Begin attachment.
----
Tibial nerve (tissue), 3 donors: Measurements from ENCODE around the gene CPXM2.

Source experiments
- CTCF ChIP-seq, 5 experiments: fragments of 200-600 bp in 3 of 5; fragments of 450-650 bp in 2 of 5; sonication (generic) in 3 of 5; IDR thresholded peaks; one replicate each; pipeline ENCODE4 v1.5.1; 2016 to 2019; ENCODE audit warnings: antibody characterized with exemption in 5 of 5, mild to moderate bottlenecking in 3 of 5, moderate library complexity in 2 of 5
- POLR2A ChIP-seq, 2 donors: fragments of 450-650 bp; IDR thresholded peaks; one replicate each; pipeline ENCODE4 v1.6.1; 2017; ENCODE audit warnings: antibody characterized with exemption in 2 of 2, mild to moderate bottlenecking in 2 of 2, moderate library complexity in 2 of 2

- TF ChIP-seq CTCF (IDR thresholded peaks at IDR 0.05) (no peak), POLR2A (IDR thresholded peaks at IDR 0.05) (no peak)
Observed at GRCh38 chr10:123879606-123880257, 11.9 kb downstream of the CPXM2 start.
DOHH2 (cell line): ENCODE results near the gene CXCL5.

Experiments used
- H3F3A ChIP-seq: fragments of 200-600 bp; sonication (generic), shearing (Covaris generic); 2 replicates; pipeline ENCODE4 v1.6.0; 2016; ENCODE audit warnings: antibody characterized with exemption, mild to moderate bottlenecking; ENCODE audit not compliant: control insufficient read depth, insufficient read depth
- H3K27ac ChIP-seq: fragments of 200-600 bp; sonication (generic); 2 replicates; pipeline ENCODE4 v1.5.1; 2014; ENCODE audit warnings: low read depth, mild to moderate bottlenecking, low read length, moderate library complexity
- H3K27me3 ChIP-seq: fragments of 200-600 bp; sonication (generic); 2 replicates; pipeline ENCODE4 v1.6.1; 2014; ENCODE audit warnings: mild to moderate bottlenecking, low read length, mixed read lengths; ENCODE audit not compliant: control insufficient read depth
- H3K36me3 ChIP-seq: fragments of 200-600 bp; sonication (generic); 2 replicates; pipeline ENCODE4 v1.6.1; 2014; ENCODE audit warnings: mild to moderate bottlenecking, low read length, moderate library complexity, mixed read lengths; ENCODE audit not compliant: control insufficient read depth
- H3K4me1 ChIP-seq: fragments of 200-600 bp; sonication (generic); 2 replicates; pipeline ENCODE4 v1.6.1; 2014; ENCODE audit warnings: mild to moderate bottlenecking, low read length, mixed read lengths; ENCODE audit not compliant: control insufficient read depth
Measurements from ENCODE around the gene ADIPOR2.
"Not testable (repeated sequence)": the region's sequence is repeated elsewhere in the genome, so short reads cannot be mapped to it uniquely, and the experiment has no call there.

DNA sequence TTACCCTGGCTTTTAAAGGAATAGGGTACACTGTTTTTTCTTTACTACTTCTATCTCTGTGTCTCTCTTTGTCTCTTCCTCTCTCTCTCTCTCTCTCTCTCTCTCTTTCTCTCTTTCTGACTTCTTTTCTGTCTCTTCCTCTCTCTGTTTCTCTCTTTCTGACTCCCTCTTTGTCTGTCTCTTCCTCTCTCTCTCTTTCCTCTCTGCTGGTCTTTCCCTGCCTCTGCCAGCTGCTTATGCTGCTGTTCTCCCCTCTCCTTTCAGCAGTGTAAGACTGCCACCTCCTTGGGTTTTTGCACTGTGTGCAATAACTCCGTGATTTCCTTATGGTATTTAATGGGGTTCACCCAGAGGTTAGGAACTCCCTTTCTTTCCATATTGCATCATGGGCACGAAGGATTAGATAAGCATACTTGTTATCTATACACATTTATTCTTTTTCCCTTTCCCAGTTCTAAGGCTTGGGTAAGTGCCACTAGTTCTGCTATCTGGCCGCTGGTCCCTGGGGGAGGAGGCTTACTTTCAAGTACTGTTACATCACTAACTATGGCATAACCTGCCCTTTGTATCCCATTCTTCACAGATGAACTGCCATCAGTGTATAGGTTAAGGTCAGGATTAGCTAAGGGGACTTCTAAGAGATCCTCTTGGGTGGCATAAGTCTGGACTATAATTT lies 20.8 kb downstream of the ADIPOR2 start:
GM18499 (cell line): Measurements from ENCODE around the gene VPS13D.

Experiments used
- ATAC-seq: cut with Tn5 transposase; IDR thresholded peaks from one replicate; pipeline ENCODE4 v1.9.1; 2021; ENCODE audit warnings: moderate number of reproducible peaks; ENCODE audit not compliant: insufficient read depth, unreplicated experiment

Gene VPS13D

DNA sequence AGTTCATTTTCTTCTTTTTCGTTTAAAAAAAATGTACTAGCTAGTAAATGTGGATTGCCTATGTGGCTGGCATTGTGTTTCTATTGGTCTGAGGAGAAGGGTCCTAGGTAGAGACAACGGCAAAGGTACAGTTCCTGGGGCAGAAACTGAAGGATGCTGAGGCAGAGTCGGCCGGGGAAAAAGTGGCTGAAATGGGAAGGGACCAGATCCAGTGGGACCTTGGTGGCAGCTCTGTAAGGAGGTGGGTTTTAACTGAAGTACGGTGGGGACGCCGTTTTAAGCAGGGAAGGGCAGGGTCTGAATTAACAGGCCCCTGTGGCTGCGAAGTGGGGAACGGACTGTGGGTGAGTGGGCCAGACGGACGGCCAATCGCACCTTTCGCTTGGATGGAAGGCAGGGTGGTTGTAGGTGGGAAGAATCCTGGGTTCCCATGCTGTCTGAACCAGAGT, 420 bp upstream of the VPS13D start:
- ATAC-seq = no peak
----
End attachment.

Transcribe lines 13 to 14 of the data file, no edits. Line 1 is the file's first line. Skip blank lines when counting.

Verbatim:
- H3K4me1 ChIP-seq: fragments of 200-600 bp; sonication (generic); 2 replicates; pipeline ENCODE4 v1.6.1; 2014; ENCODE audit warnings: mild to moderate bottlenecking, low read length, mixed read lengths; ENCODE audit not compliant: control insufficient read depth
Measurements from ENCODE around the gene ADIPOR2.